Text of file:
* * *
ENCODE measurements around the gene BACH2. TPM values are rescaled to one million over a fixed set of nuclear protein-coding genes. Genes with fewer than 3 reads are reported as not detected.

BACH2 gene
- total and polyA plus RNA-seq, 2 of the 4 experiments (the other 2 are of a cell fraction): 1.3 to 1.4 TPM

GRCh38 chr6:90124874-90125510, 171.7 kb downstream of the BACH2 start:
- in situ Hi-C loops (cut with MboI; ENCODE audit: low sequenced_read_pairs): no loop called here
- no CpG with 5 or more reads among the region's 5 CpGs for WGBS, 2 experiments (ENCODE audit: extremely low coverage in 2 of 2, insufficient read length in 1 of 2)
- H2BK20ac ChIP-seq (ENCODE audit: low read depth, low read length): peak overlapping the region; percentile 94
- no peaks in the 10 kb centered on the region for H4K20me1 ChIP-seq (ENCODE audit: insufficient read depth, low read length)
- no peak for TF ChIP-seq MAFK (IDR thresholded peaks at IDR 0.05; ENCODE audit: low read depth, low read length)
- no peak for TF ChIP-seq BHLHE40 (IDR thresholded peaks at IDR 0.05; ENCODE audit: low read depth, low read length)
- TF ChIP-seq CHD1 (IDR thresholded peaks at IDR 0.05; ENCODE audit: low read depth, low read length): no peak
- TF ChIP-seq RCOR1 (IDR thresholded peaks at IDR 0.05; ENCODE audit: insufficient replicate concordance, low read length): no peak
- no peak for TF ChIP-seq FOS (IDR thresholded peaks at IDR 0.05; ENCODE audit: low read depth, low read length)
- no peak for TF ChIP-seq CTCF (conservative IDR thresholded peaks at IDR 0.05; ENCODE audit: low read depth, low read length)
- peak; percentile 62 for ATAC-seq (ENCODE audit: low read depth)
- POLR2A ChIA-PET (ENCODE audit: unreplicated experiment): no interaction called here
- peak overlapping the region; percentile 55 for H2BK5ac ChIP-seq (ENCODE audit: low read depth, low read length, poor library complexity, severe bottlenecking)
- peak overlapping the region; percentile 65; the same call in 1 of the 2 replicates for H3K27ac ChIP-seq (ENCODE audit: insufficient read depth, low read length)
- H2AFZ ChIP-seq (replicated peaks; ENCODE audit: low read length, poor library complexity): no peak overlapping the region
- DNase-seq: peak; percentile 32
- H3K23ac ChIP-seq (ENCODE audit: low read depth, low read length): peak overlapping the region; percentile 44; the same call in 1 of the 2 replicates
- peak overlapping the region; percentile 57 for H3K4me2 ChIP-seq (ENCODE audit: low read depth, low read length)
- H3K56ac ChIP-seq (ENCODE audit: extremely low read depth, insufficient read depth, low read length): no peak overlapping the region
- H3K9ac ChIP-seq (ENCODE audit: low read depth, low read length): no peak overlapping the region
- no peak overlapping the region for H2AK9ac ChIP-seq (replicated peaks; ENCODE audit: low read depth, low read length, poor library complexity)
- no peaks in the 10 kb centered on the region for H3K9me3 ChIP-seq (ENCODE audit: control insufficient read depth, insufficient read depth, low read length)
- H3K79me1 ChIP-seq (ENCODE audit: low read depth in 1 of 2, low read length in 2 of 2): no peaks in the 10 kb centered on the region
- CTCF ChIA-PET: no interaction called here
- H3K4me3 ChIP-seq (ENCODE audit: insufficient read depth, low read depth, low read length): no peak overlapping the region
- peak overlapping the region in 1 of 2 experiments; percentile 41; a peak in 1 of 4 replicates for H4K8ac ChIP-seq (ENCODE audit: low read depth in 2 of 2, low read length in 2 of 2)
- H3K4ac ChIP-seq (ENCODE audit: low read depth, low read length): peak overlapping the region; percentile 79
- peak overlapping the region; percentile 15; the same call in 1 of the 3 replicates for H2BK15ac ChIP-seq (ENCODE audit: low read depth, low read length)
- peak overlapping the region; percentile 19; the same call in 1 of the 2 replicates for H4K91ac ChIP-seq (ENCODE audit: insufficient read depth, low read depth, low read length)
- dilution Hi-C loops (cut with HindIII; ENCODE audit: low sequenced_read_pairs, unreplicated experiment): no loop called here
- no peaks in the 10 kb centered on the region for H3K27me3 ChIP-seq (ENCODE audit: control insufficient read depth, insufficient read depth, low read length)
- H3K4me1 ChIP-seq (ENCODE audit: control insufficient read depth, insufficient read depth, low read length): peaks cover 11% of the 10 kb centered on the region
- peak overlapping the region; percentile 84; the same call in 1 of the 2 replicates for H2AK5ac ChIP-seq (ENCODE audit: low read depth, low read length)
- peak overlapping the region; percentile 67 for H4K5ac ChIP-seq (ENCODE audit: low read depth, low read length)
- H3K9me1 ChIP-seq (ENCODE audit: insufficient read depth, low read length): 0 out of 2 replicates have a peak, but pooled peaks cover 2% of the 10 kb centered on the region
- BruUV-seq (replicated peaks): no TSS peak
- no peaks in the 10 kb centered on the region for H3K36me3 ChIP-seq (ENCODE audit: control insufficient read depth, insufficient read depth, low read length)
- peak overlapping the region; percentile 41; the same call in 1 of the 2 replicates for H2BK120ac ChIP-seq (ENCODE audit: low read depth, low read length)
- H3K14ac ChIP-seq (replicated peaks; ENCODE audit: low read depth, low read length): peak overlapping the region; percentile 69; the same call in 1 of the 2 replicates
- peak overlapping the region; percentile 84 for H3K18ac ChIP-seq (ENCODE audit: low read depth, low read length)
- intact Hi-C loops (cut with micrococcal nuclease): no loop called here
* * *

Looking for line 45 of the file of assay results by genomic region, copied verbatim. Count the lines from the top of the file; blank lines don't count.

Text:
- intact Hi-C loops (cut with micrococcal nuclease): no loop called here